Finding completion in 2018, the first in (hopefully) several steps for a yet-to-be-announced "write-for-hire" screenwriting project (as a direct result of that Top Five Screamfest placement for Spider Eaters). And in mid-2019, he was hired by a production company to pen a feature length script. That contract is complete, and he excitedly awaits potential news of the film's production.
In addition to these feature scripts, he's also completed a one-hour pilot drama spec and many short spec scripts.
In a 2016 return to the live stage, Michael booked a month long gig with The Roxy Regional Theatre in Clarksville, Tennessee -- appearing in the World Premiere adaptation of The Magnificent Ambersons, as well as taking on the role of Gremio in a production of Shakespeare's The Taming of the Shrew. This theatre experience was the inspiration for his 8th feature spec script, The Costume People, which was optioned (although not ultimately purchased) in 2018.
Following his Roxy contract, he returned to LA and began auditioning for new roles. By the end of 2016, he had appeared as a defendant on the syndicated television court show "Justice for All with Judge Cristina Perez", and acted in three short films.
Following his first physically published piece in 2014's Hidden Horror: A Celebration of 101 Underrated and Overlooked Fright Flicks (his essay covered the Nazi zombie classic, Shock Waves), he landed a gig as a film critic and contributing writer for the now defunct online horror source Horror Freak News -- reviewing films, covering red carpet events, conducting interviews, doing set visits and attending film festivals. During this journalism adventure, he clocked in close to 400 movie reviews and feature articles. In late 2018 (after four years of writing reviews), Michael "soft retired" from journalism/film criticism, to focus more fully on screenwriting. He briefly returned to Horror Freak News in the fall of 2019 to cover Screamfest for his sixth consecutive year. And he still occasionally pens a review for Tom Holland's Terror Time. On that note, he wrote his first ever book review for Tom Holland's Terror Time, covering the 2020 release of The Living Dead.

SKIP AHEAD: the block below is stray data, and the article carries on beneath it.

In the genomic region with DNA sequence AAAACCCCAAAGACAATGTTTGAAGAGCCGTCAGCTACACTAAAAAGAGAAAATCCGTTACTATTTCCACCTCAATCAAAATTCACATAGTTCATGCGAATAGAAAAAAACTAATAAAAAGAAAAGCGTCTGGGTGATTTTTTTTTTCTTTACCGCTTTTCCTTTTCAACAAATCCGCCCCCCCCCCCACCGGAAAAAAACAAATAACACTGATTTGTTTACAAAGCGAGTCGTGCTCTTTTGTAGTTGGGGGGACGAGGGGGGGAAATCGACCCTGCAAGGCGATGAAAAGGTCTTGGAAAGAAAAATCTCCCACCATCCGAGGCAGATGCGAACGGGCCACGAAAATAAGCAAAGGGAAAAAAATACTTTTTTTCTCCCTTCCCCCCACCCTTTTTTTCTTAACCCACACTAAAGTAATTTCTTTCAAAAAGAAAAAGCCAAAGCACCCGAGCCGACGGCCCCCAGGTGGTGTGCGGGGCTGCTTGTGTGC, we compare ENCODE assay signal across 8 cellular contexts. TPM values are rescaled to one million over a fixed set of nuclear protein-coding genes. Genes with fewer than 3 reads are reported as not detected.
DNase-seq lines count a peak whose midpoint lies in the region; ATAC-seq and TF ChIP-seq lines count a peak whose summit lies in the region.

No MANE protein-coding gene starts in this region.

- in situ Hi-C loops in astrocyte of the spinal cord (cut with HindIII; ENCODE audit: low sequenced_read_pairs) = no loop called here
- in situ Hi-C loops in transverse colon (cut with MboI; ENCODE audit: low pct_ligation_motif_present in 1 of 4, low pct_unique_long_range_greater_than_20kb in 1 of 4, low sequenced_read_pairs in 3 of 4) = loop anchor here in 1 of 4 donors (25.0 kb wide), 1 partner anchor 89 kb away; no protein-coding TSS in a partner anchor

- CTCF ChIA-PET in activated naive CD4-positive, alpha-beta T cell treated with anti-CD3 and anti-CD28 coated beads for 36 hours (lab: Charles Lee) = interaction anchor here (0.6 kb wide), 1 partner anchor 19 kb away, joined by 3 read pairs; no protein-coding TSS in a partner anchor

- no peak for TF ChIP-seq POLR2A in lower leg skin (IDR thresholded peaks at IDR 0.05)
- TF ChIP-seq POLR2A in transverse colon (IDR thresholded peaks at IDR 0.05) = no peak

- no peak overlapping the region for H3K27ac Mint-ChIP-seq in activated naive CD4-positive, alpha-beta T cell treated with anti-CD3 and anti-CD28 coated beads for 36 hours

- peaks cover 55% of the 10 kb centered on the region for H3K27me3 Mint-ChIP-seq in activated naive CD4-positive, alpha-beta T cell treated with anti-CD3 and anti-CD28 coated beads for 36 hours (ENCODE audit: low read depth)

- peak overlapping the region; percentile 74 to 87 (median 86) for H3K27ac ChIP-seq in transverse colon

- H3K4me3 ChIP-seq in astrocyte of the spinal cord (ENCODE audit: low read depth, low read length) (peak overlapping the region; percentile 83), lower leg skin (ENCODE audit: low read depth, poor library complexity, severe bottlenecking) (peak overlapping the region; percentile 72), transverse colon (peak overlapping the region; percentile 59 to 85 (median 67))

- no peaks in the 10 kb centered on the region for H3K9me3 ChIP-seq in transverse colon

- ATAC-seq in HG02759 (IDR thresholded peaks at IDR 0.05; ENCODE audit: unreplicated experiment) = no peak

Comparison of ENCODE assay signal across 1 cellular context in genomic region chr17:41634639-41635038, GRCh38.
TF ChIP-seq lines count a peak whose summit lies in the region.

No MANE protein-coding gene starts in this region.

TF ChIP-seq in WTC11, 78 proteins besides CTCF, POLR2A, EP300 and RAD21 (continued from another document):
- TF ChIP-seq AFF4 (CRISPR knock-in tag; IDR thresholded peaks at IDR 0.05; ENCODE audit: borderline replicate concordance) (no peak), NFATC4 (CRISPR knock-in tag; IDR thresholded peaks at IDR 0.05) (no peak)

In 2018, his second physically published piece -- an essay on George A. Romero's Day of the Dead, was released as part of the collection, My Favorite Horror Movie from editor Christian Ackerman. Michael's write-up sat alongside essays from such horror-industry luminaries as Michael Gingold, Tony Timpone and Cerina Vincent.
While 2020 was a challenging year (to say the least), it saw what was possibly Michael's most productive creative year. He completed work on his 11th (Rope-A-Dope -- with Motown Maurice), 12th (Trip) and 13th (Boys) feature spec scripts. Both Trip and Boys have already begun their festival journeys, with Trip finding placement in 6 festivals (thus far) and Boys in 2 (thus far).
On the topic of Boys, Michael made the choice in late 2020, to make this piece his feature film debut, as both director and producer. While all is quite preliminary as 2021 gets underway, some wheels are already in motion.
In 2020, he also began a web-series entitled Klugula Reads His Klassics, where he shares selections from his 35-year writing history - poetry and short stories all the way back from age 10. He was also hired for two feature screenplay gigs in late 2020. Both of those projects will continue into 2021.
On the acting front in this crazy year that was, Michael was part of multiple virtual readings, including a benefit production of Our Town, opposite such name actors as Amy Brenneman, Annie Potts and Joshua Leonard. In addition, Michael also acted virtually for several short films, including Isolation / Ship from director Monte Light.
As 2021 begins, Michael finds himself working on his 14th (A Stench in the Nostrils of God), 15th (Bear), 16th (ESP -- being written with long-time friend Scott Harris) and 17th (Say Uncle!) feature spec screenplays and his first two novels (Island Hunters and Scratcher). He's also in post-production (shot in June 2020) on a self-produced short film he directed, entitled Chair, based on his high-school penned short story "The Chair". He's also prepping to produce/direct another short film called Immolation, written in late 2020. Finally, he's begun the arduous task of taking 35 years worth of short stories, poetry, journal entries and the like -- organizing and typing them up, with the intention to eventually self-publish this collection under the title, The House Up the Street.
-- updated 01/03/2021
-- updated 01/03/2021